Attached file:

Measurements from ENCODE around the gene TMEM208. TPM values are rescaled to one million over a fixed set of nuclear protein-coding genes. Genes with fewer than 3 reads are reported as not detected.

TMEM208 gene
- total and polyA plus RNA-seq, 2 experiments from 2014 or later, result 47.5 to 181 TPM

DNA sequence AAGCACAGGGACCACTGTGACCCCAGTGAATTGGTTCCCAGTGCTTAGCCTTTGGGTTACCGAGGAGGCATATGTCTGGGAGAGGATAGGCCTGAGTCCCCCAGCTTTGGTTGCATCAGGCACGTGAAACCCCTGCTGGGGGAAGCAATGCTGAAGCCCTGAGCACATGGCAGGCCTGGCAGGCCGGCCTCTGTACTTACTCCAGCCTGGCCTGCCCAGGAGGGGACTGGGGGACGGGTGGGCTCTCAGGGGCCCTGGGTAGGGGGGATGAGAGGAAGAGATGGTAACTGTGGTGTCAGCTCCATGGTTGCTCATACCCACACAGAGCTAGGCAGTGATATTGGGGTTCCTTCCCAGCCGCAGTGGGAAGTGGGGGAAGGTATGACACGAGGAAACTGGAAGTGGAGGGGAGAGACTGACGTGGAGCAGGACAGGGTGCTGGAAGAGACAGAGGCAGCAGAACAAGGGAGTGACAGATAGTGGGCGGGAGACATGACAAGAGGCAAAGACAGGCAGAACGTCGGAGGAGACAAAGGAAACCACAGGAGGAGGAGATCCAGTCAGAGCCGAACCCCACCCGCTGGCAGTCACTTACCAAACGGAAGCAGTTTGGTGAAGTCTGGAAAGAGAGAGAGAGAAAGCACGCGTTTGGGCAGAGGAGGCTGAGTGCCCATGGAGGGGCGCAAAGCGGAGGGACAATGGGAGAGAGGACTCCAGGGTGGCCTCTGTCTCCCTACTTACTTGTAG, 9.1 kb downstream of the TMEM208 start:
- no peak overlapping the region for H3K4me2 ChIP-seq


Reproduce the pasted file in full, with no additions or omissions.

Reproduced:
Measurements from ENCODE around the gene TMEM208. TPM values are rescaled to one million over a fixed set of nuclear protein-coding genes. Genes with fewer than 3 reads are reported as not detected.

TMEM208 gene
- total and polyA plus RNA-seq, 2 experiments from 2014 or later, result 47.5 to 181 TPM

DNA sequence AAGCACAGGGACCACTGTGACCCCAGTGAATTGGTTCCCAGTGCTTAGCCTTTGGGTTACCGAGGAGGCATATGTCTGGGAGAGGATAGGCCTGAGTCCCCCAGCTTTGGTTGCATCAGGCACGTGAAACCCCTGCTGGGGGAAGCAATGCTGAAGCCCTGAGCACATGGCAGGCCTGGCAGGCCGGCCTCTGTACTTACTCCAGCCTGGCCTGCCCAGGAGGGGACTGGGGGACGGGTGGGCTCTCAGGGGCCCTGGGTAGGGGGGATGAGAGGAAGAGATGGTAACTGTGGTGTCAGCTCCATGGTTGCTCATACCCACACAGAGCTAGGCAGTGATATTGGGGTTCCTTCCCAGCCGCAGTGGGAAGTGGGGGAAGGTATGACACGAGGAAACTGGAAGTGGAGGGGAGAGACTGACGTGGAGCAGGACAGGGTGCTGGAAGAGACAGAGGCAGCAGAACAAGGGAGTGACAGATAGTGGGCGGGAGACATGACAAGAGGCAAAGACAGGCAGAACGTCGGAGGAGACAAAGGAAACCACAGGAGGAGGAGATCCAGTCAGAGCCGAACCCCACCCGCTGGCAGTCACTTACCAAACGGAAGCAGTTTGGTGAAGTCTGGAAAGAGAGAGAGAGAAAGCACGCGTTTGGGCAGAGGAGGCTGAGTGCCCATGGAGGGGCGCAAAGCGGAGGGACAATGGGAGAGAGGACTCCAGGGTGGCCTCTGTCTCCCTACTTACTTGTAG, 9.1 kb downstream of the TMEM208 start:
- no peak overlapping the region for H3K4me2 ChIP-seq